Learning is at its best when there are multiple opportunities for students to have meaningful instructional conversations with their peers and teachers. These are powerful moments because they allow students to express what they know and receive feedback from other students and the teacher. When student-teacher ratios are smaller, instructional conversations are easier to conduct and support. Teachers accomplish this for students through a common instructional strategy known as small-group instruction.
What is Small Group Instruction?
Small group instruction is an instructional strategy that is used to reteach, reinforce, or enrich specific skills or concepts with students. It usually follows whole-group instruction and provides a reduced student-teacher ratio with small groups ranging in size between three to six students (Consortium on Reaching Excellence in Education).
There are various methods teachers use to form small groups. The most effective small groups are formed by analyzing student achievement data related to the academic gaps or needs for enrichment that are shared within the group of students. Traditionally, small-group instruction has only been known to occur through physical face-to-face interactions within brick and mortar school settings. However, educators are currently exploring the implementation of small-group instruction in eLearning classrooms. They are utilizing a feature found on video communication platforms (such as Zoom, Google Hangouts and Go-to-Meeting) called the virtual breakout room.
What are Virtual Breakout Rooms?
A virtual breakout room is a feature that allows the meeting host to split a large group of participants into several small groups. The meeting host normally has the option to pre-assign group members to specific groups (prior to the meeting) or have the participants randomly assigned to small groups (during the meeting). Each small group becomes a separate room within the meeting and each of the participants are able to see and interact with one another in small groups. The meeting host may visit each of the groups to check the progress and aid in facilitating group tasks. Depending on the video communication platform, participants may have access to other features within their small groups such as chat messaging, an interactive whiteboard, or screen sharing.
Strategies for Small-Group Instruction Using Virtual Breakout Rooms
Virtual breakout rooms provide very different experiences for meeting participants by disturbing the monotony of only hearing from and interacting with the meeting host. However, when using this in an online learning classroom, teachers should be mindful not use it too frequently and utilize it solely for the purpose of breaking the monotony of a learning session. Here are some strategies to consider when using virtual breakout rooms for student learning.
- Select the Best Video Communication Platform – Make sure that you do your research prior to planning your first lesson that will utilize virtual break out rooms. There are some platforms that allow you to utilize breakout rooms for free while others charge for these services. Also, some special tools (the chatroom, white board, screen sharing capabilities, etc.) are options within the breakout rooms on some platforms but not others. Be sure to consider how user-friendly the online platforms are for you. For some platforms, initiating a breakout room is one simple click while on others it requires multiple steps.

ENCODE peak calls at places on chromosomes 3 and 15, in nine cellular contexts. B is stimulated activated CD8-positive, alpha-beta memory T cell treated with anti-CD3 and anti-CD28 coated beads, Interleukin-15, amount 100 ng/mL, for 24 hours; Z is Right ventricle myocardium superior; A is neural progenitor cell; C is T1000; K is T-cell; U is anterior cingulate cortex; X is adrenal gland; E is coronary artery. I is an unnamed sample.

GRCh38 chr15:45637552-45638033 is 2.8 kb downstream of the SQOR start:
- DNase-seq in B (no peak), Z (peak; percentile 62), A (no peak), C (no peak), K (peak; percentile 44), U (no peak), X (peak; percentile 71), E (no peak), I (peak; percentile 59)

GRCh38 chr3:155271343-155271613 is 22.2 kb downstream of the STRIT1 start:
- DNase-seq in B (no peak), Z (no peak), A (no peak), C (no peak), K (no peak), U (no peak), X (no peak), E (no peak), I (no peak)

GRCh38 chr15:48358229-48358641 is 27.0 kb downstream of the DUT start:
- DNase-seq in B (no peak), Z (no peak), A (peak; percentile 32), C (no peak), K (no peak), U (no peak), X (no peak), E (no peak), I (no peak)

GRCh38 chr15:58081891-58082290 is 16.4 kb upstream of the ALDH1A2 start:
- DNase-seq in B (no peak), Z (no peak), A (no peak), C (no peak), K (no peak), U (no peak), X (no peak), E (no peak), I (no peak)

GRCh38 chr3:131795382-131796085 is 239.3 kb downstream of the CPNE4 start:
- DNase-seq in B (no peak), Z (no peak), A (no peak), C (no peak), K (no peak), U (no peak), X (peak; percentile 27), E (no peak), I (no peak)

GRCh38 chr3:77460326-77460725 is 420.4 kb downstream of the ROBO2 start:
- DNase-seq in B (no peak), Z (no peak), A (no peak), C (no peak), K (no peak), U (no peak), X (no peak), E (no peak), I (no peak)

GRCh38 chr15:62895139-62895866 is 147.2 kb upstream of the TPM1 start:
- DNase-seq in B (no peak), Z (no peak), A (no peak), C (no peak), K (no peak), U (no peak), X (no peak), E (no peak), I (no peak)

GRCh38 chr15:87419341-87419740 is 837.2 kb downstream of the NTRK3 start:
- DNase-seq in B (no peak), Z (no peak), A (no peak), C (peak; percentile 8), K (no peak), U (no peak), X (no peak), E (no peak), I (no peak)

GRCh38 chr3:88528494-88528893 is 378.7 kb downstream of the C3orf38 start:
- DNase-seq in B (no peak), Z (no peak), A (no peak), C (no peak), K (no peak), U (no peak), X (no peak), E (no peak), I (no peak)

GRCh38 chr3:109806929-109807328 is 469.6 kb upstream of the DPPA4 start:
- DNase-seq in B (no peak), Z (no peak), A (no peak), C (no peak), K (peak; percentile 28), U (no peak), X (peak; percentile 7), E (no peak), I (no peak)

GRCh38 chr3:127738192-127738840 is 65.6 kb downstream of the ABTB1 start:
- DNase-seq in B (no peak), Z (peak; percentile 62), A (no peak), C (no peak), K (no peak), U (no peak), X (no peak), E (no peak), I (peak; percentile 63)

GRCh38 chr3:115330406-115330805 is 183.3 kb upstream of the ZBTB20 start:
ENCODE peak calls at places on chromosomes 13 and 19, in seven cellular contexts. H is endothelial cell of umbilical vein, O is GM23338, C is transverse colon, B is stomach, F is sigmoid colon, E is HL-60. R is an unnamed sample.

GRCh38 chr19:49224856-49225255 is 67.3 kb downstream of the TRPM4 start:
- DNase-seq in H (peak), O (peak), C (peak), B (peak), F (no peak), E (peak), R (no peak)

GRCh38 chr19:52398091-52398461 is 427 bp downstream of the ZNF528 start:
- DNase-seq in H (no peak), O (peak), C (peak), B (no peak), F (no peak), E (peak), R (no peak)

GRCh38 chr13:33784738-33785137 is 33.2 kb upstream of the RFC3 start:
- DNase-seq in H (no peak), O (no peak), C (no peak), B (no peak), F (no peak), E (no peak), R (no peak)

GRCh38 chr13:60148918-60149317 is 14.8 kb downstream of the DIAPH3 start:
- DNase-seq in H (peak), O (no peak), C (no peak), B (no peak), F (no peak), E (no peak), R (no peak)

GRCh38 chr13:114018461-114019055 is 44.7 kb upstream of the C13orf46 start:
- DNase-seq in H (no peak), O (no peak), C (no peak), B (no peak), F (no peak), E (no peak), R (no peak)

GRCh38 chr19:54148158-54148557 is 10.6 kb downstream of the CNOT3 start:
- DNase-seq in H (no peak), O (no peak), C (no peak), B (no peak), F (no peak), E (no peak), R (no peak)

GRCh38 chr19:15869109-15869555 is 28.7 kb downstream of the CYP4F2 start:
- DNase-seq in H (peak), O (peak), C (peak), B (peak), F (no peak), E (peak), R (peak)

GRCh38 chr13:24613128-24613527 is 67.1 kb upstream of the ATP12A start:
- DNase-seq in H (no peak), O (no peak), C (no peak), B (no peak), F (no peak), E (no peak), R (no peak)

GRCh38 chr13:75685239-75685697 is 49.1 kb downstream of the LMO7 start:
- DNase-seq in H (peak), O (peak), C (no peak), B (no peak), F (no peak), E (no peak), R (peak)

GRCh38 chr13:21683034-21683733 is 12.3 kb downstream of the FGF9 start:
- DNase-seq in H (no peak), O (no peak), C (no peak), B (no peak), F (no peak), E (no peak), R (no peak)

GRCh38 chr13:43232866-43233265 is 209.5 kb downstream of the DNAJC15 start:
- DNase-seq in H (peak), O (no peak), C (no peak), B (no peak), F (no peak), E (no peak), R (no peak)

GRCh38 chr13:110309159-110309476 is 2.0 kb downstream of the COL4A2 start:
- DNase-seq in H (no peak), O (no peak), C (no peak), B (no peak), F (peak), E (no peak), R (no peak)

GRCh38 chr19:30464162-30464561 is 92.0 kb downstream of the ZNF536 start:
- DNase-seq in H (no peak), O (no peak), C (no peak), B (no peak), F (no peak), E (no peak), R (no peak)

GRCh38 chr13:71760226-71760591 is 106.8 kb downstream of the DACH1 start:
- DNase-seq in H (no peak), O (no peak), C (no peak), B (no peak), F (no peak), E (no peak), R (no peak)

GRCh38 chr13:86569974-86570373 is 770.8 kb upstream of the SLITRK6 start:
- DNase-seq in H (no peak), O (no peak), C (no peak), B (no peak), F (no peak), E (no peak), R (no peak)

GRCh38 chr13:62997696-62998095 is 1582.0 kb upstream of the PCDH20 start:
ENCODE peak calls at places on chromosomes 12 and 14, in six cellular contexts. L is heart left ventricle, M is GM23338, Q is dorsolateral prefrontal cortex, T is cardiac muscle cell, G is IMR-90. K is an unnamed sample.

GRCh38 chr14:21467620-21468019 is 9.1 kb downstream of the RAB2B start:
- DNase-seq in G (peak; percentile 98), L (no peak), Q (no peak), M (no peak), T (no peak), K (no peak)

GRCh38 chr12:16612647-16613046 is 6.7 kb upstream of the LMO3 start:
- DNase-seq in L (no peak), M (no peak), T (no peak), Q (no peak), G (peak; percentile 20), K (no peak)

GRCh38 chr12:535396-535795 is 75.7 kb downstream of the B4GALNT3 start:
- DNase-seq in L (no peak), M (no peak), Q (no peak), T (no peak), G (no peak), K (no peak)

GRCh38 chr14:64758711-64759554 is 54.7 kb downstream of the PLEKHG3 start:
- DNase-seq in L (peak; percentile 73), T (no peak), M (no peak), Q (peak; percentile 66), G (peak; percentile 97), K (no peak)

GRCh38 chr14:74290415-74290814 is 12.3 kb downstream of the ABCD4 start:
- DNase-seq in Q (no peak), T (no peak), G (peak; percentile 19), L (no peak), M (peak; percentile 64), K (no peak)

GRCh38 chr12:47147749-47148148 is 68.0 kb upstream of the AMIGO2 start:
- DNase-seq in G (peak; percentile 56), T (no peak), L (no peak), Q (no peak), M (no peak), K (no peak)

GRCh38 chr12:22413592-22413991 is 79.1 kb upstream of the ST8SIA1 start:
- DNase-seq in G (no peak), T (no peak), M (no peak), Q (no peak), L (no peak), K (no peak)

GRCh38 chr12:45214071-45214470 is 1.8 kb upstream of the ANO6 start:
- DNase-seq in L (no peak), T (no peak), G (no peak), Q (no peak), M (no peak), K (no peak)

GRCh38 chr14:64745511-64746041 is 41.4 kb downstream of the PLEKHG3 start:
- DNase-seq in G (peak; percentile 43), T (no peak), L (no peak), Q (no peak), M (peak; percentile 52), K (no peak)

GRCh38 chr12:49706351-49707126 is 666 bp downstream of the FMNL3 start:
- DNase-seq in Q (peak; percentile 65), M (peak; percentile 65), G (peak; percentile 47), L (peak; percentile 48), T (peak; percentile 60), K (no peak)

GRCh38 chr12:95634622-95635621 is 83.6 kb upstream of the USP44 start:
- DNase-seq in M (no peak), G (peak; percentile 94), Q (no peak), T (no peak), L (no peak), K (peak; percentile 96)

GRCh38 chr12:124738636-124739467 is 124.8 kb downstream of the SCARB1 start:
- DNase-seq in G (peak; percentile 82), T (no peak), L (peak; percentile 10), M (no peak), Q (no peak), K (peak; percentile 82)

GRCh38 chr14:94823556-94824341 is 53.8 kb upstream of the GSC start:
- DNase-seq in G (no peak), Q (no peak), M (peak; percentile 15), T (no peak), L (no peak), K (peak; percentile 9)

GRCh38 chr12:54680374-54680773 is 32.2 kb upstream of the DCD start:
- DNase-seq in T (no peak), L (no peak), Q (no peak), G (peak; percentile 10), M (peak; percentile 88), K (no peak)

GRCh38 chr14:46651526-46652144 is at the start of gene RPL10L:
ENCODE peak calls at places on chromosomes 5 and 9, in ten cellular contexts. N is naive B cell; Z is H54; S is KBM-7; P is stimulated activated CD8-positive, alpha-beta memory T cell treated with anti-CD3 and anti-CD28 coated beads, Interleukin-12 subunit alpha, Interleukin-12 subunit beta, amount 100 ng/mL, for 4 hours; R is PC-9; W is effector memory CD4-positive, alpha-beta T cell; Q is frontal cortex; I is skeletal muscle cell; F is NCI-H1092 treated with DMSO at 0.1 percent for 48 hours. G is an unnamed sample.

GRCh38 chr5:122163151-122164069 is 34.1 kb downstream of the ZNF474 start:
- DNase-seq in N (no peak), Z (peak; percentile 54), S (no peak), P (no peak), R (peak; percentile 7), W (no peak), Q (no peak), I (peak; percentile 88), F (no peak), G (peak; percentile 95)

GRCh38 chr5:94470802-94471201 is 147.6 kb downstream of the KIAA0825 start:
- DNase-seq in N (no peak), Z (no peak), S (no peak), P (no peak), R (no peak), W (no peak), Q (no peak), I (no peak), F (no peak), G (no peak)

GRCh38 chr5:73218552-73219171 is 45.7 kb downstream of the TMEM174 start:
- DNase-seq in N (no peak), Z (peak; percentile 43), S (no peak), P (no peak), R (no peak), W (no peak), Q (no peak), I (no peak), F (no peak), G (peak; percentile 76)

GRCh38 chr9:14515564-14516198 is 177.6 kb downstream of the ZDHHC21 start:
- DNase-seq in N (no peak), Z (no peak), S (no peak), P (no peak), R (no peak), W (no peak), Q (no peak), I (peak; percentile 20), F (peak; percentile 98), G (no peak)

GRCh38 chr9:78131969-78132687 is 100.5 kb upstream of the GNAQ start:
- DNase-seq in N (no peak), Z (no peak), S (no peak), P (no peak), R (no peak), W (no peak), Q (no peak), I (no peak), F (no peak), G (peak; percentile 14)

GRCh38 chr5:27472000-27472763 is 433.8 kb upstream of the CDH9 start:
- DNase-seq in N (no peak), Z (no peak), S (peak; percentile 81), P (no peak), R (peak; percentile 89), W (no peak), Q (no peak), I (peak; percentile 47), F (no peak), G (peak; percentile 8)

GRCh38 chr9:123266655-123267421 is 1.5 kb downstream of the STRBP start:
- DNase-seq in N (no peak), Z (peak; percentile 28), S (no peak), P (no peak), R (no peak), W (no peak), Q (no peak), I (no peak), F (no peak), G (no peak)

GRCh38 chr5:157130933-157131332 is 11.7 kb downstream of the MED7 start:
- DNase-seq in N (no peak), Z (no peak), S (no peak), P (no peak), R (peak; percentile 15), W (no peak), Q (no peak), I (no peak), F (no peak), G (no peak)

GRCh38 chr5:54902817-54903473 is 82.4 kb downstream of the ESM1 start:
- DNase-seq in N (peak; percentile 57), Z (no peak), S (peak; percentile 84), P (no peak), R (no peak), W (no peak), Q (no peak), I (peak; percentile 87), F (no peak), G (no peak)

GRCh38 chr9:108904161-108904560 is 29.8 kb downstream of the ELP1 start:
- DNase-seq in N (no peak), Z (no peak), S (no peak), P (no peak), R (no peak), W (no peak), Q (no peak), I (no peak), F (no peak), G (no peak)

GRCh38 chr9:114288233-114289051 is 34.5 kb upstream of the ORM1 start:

- Train Your Students – Students must be trained on proper behavioral and learning expectations for virtual small group instruction before engaging in them. Many times students function as an observer in sessions as if they were watching an online video. However, it is critical that students are active participants in virtual activities. Consider doing practice group sessions to teach your students how to engage with their peers and how to effectively collaborate in a virtual classroom. If you are utilizing special tools within the virtual breakroom (screen sharing, chatroom, etc.), you will need to make sure that your students know how to properly utilize these tools. Even if you have trained your students on how to participate in face-to-face small-group instructional sessions, it is still important that you train them on how to do this virtually. Do not assume that the face-to-face training will translate in the virtual setting.
- Choose Activities That Are Not Teacher Dependent – Once you disperse your students into small-group breakout rooms, most of them will begin their small-group sessions without you. Therefore you must provide activities that students are able to engage in without you being present in their small-group sessions. Try to avoid assigning tasks that do not require collaboration as it will defeat the purpose of using a breakout room. For example, instead of asking students to read a long reading passage individually until you join their group, you should have them briefly read a shorter passage and then engage in a collaborative exercise (group discussion, group brainstorm, or completion of a graphic organizer) with their peers. You will then be able to extend their thinking or reinforce their work when you check in with them.
- Monitor for Student Engagement – There are many opportunities for students to disengage from eLearning sessions. In fact, students often look engaged on camera but are not actively learning. Consider incorporating activities that have built-in accountability measures. For example, when checking in, you may want to ask each person to share their screen to “show their work” on an assignment. You should also consider assigning individual roles or tasks to each person within the small group. This will prevent students from casually disengaging.